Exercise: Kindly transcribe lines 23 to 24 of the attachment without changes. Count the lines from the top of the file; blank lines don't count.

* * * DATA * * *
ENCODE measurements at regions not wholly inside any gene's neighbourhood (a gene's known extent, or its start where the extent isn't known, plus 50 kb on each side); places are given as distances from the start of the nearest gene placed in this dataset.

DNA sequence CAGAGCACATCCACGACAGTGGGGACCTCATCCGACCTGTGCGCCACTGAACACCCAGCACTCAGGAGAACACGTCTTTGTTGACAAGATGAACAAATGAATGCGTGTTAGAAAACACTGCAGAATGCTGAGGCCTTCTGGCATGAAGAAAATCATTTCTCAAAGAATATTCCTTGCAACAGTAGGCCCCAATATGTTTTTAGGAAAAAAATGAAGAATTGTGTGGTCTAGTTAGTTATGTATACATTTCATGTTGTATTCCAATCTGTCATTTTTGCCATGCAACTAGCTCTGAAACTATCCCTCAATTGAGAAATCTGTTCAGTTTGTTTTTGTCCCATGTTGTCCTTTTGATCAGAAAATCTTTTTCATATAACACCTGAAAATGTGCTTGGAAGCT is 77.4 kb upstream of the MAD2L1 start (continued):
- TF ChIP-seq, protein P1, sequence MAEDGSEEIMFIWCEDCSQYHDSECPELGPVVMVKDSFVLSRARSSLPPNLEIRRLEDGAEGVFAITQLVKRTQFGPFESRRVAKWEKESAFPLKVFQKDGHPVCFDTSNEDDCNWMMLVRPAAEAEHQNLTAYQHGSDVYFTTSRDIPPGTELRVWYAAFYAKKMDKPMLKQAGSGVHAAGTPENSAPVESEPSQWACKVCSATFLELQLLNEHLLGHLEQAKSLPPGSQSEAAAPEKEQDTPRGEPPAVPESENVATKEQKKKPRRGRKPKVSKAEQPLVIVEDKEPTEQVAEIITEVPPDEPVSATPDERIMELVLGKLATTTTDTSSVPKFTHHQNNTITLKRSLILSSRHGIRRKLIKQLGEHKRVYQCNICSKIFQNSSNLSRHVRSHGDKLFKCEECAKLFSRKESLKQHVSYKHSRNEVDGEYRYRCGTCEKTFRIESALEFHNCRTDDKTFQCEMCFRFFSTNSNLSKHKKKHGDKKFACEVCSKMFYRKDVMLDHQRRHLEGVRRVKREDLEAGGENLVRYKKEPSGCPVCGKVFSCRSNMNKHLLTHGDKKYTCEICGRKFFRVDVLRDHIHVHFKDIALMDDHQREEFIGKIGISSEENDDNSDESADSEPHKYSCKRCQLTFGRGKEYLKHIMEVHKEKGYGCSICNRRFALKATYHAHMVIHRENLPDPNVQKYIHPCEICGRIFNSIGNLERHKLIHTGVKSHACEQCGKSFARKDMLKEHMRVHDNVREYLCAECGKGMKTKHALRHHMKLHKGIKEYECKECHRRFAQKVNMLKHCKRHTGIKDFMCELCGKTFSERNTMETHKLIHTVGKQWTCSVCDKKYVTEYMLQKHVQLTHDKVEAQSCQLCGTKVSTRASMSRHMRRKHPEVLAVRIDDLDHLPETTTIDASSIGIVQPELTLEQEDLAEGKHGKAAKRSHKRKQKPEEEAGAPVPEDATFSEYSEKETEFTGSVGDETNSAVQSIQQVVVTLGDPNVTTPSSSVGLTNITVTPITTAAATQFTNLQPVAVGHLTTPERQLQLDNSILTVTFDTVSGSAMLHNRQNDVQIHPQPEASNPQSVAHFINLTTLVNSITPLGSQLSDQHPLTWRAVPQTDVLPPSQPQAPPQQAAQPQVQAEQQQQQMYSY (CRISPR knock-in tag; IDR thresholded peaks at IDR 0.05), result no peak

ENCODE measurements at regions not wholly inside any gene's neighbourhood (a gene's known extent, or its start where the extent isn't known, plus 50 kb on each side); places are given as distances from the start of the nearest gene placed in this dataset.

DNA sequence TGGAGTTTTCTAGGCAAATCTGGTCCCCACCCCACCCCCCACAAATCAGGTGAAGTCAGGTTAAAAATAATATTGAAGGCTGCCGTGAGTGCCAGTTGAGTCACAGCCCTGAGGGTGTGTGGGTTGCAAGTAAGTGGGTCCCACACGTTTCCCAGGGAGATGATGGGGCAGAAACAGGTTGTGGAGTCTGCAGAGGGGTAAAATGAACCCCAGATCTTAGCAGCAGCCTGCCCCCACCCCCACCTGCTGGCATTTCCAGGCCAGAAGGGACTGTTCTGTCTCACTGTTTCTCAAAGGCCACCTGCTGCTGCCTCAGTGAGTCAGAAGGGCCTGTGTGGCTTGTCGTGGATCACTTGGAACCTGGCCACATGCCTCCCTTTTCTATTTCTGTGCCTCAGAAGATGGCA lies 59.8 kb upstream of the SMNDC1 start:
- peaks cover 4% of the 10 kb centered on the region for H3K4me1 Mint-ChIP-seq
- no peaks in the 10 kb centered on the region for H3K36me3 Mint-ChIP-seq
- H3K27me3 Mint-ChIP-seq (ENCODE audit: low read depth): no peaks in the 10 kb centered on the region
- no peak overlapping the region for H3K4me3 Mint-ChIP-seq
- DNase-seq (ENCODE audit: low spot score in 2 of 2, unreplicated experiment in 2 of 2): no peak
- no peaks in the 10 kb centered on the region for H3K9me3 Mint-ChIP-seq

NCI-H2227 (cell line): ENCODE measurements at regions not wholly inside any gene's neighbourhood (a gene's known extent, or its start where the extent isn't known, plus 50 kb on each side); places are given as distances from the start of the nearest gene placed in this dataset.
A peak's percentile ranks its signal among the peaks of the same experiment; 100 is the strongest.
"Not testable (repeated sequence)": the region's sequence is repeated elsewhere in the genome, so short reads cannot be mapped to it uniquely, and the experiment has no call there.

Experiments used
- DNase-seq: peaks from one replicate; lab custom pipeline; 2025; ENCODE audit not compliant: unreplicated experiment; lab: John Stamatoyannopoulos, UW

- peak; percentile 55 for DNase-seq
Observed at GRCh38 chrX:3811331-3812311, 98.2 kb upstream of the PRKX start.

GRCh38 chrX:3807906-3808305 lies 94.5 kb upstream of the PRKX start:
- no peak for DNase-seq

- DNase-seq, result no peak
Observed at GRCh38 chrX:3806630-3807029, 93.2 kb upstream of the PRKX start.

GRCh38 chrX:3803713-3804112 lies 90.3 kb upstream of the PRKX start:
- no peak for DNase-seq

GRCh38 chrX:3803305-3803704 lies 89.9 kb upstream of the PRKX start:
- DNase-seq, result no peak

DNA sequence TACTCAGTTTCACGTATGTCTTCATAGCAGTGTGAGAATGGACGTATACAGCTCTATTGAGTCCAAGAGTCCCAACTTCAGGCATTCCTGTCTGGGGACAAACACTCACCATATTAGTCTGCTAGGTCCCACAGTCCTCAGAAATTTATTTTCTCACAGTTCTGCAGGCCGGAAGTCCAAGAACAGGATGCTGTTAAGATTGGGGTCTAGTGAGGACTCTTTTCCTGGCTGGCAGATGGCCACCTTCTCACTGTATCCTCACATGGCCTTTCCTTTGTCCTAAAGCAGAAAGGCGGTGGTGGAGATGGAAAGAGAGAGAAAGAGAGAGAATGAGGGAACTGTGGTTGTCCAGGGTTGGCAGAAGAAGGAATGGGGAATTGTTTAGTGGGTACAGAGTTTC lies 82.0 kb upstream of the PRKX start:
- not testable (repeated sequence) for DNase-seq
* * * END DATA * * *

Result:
GRCh38 chrX:3803713-3804112 lies 90.3 kb upstream of the PRKX start:
- no peak for DNase-seq